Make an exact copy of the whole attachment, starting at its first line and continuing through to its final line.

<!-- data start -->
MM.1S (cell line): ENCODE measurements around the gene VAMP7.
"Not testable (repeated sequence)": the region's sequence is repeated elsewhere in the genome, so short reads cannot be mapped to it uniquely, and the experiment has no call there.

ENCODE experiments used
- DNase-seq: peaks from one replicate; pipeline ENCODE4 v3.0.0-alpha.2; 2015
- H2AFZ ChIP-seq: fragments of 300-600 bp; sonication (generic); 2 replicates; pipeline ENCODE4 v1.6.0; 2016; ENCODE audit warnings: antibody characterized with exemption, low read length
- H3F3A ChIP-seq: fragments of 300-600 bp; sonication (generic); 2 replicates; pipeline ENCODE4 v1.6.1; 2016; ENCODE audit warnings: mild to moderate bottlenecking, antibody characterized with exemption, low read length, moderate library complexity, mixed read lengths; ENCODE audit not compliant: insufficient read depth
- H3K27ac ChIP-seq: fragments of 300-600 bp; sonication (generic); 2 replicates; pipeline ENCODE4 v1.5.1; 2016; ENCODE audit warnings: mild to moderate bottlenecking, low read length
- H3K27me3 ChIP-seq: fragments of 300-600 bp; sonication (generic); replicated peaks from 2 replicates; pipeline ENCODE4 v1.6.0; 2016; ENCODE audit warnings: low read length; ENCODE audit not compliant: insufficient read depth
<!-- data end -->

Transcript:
MM.1S (cell line): ENCODE measurements around the gene VAMP7.
"Not testable (repeated sequence)": the region's sequence is repeated elsewhere in the genome, so short reads cannot be mapped to it uniquely, and the experiment has no call there.

ENCODE experiments used
- DNase-seq: peaks from one replicate; pipeline ENCODE4 v3.0.0-alpha.2; 2015
- H2AFZ ChIP-seq: fragments of 300-600 bp; sonication (generic); 2 replicates; pipeline ENCODE4 v1.6.0; 2016; ENCODE audit warnings: antibody characterized with exemption, low read length
- H3F3A ChIP-seq: fragments of 300-600 bp; sonication (generic); 2 replicates; pipeline ENCODE4 v1.6.1; 2016; ENCODE audit warnings: mild to moderate bottlenecking, antibody characterized with exemption, low read length, moderate library complexity, mixed read lengths; ENCODE audit not compliant: insufficient read depth
- H3K27ac ChIP-seq: fragments of 300-600 bp; sonication (generic); 2 replicates; pipeline ENCODE4 v1.5.1; 2016; ENCODE audit warnings: mild to moderate bottlenecking, low read length
- H3K27me3 ChIP-seq: fragments of 300-600 bp; sonication (generic); replicated peaks from 2 replicates; pipeline ENCODE4 v1.6.0; 2016; ENCODE audit warnings: low read length; ENCODE audit not compliant: insufficient read depth